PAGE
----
A new secure user-verification system based on the psychology of face recognition has been developed with the intention of eliminating the problem of forgotten passwords and potentially preventing huge data breaches in the future.
The Facelock system plays to the strengths of human memory by allowing users to select a set of faces familiar only to them, which are then displayed on a series of grids with other unfamiliar faces.
The details of the new verification system are published today in the open-access journal PeerJ.
"Pretending to know a face that you don't know is like pretending to know a language that you don't know - it just doesn't work," said Rob Jenkins, lead author and psychologist at the University of York.
"The only system that can reliably recognise faces is a human who is familiar with the faces concerned."
Jenkins hopes that software developers will now take the framework of Facelock and turn it into a "polished app", with the system rolling out in the next product cycle of devices.
Data breaches are an increasingly common problem, with many major firms like eBay forced to urge users to change their passwords due to threats from cyber-criminals.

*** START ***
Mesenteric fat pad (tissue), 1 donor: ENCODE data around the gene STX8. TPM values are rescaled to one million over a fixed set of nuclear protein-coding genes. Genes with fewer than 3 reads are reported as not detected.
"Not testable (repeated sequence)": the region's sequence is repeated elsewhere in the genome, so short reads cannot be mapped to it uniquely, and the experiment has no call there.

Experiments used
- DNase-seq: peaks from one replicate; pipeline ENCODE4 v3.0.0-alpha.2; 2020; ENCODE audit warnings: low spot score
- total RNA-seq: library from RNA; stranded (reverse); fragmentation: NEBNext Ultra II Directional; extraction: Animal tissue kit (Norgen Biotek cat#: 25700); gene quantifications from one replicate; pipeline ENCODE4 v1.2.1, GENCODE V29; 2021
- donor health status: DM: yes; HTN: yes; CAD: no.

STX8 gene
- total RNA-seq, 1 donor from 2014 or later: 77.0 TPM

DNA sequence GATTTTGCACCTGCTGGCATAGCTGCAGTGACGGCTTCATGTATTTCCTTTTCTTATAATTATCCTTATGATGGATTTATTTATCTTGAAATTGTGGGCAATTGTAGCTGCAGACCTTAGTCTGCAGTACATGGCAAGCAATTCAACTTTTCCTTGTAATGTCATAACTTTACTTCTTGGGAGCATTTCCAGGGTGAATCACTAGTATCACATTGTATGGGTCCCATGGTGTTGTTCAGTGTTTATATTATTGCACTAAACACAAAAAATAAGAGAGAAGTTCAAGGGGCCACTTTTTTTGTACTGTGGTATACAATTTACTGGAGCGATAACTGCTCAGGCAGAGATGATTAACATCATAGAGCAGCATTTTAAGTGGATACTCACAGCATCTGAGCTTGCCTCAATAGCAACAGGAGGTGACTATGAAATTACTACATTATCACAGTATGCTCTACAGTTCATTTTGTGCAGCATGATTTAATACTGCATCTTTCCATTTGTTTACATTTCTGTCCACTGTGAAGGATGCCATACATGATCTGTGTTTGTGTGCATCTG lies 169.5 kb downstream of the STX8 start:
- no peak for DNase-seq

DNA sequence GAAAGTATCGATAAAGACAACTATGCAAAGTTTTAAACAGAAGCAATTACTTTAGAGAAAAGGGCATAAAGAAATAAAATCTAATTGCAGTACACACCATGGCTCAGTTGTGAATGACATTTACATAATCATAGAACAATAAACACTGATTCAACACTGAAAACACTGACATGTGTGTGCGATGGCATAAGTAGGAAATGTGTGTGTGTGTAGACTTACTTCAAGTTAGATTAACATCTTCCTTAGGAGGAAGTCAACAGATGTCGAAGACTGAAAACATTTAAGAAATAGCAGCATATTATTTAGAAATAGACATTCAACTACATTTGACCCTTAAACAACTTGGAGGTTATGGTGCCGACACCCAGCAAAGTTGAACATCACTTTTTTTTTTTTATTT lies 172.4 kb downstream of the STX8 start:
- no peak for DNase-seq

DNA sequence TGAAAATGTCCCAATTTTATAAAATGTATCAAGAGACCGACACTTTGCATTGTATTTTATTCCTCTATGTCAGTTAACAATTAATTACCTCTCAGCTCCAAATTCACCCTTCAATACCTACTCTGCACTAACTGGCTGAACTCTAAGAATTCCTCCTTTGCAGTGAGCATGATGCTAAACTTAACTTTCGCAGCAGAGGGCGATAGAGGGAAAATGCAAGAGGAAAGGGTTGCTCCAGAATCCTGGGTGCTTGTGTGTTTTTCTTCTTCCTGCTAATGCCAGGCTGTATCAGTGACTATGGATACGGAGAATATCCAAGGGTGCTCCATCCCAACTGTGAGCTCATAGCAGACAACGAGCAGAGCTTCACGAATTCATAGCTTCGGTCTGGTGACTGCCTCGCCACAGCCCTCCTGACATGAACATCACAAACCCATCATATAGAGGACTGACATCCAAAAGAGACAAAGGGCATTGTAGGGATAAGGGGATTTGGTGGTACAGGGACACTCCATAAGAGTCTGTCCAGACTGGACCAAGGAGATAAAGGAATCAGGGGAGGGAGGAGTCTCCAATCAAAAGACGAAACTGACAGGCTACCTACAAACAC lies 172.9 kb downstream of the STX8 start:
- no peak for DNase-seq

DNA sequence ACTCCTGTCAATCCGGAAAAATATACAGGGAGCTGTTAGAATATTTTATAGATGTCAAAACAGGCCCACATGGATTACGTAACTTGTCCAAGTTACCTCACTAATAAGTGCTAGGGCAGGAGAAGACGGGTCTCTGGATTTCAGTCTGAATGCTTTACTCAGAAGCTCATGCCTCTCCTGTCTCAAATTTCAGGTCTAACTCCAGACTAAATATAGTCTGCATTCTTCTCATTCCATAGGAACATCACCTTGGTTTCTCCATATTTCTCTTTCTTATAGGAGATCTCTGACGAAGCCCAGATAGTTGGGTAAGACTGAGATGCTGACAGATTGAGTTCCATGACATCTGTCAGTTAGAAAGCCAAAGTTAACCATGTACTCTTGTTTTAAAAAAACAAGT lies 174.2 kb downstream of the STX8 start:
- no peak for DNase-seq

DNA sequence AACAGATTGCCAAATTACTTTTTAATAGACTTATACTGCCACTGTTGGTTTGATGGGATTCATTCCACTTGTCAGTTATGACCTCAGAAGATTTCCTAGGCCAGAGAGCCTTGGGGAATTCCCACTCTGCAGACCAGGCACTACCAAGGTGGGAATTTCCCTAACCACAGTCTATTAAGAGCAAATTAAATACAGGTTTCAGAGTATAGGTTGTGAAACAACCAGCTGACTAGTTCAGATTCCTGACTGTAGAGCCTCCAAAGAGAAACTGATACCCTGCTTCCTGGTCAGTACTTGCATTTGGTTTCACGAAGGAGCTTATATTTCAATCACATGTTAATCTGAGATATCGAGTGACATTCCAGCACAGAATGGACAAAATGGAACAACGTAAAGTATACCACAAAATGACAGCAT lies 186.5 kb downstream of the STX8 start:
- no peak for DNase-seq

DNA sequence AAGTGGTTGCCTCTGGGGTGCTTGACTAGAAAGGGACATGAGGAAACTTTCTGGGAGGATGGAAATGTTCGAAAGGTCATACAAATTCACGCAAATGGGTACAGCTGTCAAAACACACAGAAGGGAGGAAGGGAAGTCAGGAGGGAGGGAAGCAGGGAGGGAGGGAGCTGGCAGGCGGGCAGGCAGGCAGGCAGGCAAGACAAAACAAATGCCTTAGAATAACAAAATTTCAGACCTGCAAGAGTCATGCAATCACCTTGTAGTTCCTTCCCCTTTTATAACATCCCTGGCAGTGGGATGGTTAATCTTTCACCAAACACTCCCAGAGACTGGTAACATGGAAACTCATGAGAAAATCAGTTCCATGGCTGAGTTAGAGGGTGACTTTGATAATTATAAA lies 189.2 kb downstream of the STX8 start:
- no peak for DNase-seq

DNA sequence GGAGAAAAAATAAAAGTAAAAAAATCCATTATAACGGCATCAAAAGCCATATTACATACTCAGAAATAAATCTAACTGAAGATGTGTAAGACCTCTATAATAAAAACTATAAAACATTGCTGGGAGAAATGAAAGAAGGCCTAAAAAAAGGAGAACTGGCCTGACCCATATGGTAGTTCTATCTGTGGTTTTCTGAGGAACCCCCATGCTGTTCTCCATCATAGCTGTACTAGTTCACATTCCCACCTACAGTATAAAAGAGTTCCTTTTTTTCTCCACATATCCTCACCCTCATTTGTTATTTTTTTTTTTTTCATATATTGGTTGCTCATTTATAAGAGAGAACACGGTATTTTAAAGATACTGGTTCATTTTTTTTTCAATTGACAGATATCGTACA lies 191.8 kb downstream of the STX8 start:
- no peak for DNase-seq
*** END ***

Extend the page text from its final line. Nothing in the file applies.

Such issues are often linked to the weak security protocols involving only usernames and passwords and have even led the founder of the 50-year-old authentification system, Fernando Corbató, to state that it is only good for preventing "casual snooping".
"First of all, we didn't foresee the current internet," Corbató said in a recent interview with the Wall Street Journal. "Passwords are not a super high level of security, but are enough to protect against casual snooping."
Other security experts have also criticised the outdated technology and called for a new alternative to prevent further data breaches and spear-phishing attacks.
"The underlying issue is that the username and password system is old technology that is not up to the standard required to secure the deep information and private services that we as individuals store and access online today," said Brian Spector, CEO of CertiVox.
"(The eBay incident) was just the latest in a long line of attacks that highlight the need for the wider technology industry to take another look at the methods that they employ to secure services and data."